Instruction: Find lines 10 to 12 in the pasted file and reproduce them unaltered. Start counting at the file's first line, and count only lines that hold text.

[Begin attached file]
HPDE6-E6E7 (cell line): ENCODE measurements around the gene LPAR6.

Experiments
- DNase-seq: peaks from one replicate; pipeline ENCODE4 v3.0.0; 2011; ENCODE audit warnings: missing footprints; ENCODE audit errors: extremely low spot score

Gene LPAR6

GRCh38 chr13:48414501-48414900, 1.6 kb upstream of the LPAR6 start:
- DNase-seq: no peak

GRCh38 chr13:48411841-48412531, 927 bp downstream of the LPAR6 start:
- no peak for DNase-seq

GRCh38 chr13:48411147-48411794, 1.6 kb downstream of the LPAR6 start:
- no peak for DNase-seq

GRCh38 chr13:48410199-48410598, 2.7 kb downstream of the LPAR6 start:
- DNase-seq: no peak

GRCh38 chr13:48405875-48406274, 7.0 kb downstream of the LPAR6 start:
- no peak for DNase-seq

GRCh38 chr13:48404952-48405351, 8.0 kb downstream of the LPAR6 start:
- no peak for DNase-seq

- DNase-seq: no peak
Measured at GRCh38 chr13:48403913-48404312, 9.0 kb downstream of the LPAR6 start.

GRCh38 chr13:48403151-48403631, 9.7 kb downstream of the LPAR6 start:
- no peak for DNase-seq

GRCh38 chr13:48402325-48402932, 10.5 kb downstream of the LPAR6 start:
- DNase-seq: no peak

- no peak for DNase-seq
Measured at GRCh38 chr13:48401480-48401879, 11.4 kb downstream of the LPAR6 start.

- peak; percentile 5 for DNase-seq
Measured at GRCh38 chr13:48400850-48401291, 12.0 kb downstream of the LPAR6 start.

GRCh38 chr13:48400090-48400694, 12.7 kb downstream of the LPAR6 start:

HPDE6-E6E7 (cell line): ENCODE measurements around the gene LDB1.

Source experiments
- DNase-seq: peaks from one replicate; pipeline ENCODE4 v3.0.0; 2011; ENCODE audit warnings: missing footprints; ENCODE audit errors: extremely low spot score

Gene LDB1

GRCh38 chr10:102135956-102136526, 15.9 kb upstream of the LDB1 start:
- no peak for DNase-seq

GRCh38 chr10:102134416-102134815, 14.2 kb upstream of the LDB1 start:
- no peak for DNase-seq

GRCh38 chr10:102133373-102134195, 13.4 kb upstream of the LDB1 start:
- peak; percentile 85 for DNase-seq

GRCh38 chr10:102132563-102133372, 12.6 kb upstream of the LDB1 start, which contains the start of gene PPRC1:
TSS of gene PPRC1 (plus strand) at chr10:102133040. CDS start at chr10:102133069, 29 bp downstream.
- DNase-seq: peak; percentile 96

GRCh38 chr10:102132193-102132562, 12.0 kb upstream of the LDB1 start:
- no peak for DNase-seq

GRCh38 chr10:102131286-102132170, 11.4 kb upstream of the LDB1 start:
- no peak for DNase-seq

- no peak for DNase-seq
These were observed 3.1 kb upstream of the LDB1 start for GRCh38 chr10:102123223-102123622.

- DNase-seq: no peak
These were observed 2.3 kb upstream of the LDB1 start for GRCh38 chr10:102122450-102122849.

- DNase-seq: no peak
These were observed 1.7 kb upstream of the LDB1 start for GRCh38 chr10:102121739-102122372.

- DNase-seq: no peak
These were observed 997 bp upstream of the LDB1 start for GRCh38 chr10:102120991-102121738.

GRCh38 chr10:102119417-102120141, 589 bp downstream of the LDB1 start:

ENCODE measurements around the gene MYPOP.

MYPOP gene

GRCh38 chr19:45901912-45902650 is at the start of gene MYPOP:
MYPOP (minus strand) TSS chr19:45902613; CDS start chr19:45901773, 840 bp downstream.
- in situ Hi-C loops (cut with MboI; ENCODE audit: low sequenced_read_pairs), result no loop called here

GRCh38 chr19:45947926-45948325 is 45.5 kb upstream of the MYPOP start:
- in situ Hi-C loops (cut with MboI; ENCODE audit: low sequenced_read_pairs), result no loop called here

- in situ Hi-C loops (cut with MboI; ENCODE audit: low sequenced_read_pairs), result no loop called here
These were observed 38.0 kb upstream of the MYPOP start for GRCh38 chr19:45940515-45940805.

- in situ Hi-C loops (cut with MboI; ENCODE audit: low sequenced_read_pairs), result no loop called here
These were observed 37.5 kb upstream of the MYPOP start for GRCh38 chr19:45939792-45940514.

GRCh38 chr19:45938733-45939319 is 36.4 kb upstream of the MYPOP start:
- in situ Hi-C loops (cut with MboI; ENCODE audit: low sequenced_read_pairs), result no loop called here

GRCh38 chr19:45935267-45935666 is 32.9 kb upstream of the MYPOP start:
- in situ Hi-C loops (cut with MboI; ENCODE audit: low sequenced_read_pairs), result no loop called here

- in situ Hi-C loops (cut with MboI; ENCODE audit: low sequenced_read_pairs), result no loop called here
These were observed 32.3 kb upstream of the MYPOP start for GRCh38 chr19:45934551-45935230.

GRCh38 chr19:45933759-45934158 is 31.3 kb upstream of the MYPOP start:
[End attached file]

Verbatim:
- no peak for DNase-seq

GRCh38 chr13:48410199-48410598, 2.7 kb downstream of the LPAR6 start:
- DNase-seq: no peak